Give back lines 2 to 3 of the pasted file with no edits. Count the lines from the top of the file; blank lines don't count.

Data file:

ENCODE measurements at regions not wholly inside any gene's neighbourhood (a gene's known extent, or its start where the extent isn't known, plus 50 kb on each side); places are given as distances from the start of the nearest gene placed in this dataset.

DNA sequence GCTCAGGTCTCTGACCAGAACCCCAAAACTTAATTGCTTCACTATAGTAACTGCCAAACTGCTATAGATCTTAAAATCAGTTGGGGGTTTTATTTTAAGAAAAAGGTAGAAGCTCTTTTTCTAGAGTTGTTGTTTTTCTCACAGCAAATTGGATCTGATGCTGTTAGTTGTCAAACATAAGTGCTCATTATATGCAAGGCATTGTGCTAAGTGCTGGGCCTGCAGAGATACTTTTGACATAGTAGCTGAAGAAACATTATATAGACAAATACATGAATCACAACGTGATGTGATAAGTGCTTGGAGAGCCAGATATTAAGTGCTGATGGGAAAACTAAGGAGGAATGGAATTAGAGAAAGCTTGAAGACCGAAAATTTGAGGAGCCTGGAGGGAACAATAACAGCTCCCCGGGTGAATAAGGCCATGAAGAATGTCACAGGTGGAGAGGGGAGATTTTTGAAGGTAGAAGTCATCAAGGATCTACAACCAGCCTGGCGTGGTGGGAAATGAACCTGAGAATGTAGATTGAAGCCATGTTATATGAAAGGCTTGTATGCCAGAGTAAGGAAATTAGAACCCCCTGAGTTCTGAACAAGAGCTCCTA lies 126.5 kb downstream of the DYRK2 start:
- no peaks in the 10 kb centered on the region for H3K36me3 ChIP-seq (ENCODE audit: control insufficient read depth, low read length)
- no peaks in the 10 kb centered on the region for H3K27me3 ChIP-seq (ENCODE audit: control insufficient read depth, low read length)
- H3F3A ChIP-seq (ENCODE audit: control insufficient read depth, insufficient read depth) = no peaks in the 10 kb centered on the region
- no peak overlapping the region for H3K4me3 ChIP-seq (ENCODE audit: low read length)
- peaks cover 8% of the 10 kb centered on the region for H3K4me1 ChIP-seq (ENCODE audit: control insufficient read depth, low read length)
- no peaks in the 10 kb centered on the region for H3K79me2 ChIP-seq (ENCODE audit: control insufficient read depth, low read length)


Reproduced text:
DNA sequence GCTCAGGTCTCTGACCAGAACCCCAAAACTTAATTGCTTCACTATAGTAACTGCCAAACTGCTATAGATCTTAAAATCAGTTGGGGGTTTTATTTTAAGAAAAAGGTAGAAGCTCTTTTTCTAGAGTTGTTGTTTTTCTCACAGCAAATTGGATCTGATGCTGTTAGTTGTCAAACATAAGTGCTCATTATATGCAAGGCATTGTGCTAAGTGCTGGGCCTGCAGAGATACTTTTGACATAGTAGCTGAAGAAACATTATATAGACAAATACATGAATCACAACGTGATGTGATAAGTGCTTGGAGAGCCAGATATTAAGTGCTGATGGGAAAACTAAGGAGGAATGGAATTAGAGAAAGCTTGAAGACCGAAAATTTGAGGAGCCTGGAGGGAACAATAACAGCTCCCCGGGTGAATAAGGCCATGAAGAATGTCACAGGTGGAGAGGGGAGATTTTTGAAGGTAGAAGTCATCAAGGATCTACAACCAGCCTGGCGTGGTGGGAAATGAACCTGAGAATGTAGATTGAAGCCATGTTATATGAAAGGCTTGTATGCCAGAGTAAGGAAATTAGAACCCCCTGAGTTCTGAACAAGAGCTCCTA lies 126.5 kb downstream of the DYRK2 start:
- no peaks in the 10 kb centered on the region for H3K36me3 ChIP-seq (ENCODE audit: control insufficient read depth, low read length)